Review by Toby Creswell

Then, and Then is like field recordings from The Twilight Zone. If Alan Lomax took his Nagra to Alpha Centuri and pointed it back this is what he would hear; snatches of electronica colliding with folk music, pop melodies and Celtic droning dulcimer crashing against lines tinkled on a Casio. Floating on top of this strange brew are snatches of poetry.

Geoffrey Datson has had a diverse recording career to this point from the straight up pop rock of the Surfside 6 to the post-punk of Belle du Soir who recorded for the legendary MSquared label. In the mid 1980s he formed Samurai Trash whose Afrobeatish sides released by Virgin were widely acclaimed. Since then he has toiled in the basement and traveled widely, recording an eclectic range of projects, most recently as producer and musician on a powerful CD of poetry from Moshen, an Iranian refugee interred in Villawood.

Then, and Then is a record of Datson’s peripatetic travels in time and space from adolescence on a farm in Cooroy on the Sunshine Coast to Sydney and then around the world back to Sydney and finally back to Cooroy. It’s an album that starts with teenage dreams of Patti Smith and the symbolist poets and Neil Young and winds up back on the land. As a teenager he’s full of ideas and adventures. By the end of the journey, he’s coming to understand the acceptance of country that his father had. “Homeland Borderland Wasteland” is the most obviously political, while “Pied Plucker of Cooroy” the most whimsical.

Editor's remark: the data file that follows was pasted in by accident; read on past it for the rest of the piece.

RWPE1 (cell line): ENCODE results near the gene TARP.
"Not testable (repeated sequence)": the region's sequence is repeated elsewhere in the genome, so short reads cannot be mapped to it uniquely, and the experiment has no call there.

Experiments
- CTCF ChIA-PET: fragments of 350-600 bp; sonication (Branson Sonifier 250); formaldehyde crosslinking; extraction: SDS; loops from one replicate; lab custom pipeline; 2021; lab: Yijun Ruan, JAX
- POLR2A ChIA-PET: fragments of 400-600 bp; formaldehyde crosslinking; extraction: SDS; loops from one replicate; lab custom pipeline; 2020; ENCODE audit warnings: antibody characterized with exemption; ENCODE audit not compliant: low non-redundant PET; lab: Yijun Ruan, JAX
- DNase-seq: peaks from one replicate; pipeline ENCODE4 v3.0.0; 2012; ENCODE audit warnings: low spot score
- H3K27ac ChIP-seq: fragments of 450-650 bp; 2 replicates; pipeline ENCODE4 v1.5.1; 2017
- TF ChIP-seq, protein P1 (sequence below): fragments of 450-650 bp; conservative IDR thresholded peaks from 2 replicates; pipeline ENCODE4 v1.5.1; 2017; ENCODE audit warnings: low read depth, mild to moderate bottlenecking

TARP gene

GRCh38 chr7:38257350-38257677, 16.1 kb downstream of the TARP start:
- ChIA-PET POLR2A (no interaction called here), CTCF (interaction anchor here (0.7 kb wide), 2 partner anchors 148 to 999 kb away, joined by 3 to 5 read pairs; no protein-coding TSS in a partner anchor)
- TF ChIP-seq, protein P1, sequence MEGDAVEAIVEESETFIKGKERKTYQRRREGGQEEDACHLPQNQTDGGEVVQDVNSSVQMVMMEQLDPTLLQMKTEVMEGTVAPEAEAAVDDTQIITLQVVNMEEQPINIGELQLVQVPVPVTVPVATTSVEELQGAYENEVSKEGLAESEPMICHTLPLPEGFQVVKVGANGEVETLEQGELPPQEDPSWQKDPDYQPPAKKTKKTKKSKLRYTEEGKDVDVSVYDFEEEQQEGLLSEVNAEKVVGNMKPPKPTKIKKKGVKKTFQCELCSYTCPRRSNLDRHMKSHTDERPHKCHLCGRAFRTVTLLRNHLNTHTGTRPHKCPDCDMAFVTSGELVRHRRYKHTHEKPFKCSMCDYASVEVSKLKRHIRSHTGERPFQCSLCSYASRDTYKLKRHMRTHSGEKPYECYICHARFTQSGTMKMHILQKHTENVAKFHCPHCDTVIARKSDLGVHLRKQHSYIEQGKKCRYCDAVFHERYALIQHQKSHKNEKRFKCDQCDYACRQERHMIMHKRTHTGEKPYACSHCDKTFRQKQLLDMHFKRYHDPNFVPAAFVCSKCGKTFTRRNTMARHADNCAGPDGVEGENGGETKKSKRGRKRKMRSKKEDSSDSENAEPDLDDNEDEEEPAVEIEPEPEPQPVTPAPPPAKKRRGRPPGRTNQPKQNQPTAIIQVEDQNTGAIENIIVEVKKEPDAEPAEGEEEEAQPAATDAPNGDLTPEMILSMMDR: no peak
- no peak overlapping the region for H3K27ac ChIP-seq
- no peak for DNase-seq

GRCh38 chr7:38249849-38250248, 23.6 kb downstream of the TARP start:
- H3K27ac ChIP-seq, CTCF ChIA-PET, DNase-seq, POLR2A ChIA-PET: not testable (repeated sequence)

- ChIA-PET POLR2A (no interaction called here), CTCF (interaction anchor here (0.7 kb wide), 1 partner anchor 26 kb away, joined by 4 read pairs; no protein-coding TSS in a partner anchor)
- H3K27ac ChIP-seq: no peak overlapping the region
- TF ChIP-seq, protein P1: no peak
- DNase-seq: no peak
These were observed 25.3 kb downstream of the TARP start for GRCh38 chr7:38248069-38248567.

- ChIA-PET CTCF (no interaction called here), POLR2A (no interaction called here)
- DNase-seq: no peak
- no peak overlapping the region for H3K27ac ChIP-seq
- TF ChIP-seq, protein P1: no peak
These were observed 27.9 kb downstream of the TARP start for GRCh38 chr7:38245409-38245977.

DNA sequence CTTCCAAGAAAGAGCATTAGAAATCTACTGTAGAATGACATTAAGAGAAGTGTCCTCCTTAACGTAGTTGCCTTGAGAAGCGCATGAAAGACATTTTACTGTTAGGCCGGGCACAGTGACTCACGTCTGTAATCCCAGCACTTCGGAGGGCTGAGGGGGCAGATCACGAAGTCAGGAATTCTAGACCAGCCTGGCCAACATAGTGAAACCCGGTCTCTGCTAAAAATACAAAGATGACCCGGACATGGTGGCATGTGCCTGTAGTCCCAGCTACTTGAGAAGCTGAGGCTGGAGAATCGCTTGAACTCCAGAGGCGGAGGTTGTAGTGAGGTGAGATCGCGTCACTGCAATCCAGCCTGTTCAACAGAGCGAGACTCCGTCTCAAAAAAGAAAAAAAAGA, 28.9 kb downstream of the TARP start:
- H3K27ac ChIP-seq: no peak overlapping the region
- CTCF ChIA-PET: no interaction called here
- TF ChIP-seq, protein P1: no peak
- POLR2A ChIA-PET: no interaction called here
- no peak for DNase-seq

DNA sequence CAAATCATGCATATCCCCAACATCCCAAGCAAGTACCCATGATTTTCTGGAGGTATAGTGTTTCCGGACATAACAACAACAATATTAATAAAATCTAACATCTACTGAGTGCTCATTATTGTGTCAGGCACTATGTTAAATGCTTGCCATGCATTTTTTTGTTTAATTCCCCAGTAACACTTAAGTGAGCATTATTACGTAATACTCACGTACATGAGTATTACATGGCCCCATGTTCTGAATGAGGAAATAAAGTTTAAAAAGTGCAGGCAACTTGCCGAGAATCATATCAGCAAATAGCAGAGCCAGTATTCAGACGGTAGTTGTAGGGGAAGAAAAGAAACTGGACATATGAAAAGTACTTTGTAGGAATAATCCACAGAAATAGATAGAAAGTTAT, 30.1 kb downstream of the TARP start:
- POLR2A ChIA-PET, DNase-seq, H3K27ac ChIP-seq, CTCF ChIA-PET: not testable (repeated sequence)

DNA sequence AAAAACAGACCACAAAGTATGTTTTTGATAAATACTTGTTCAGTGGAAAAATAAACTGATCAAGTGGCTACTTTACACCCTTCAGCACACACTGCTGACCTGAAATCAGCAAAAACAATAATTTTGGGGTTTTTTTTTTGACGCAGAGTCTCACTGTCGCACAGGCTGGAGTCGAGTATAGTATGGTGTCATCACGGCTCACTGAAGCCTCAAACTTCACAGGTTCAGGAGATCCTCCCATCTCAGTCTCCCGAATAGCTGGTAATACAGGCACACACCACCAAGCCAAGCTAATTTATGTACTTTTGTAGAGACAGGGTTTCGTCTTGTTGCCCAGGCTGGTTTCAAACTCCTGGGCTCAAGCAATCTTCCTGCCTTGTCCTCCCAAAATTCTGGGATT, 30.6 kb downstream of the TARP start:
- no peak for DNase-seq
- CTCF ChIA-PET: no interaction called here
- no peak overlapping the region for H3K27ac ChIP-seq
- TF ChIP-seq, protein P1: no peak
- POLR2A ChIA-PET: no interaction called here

This is not a linear narrative by any means. There’s snatches of ideas, nightmares and reminiscences and quotation; dreams and events. The music also has its own narrative that signposts Datson’s journey; songs like “Woodcut” sound like the Velvet Underground jamming with the Incredible String Band. There are other familiar sounds here too; Suicide, early Human League, the Grateful Dead, Arabic drones and plainsong. Sometimes all in the same song.

The album comes with a beautifully packaged book of poetry. The words on the page are satisfying enough, unlike most rock lyrics, but benefit from accompaniment. Given the breadth and diversity on these tracks, it’s amazing that it holds together but it somehow does. The doom-laden clouds part into delicate pop melodies. Like any collection of poetry, you can dip in and out, but listening to the story unfold is the way to do it. This is definitely not, as they might say in Star Trek, rock & roll as we know it. It will adjust your set.

Toby Creswell 2010

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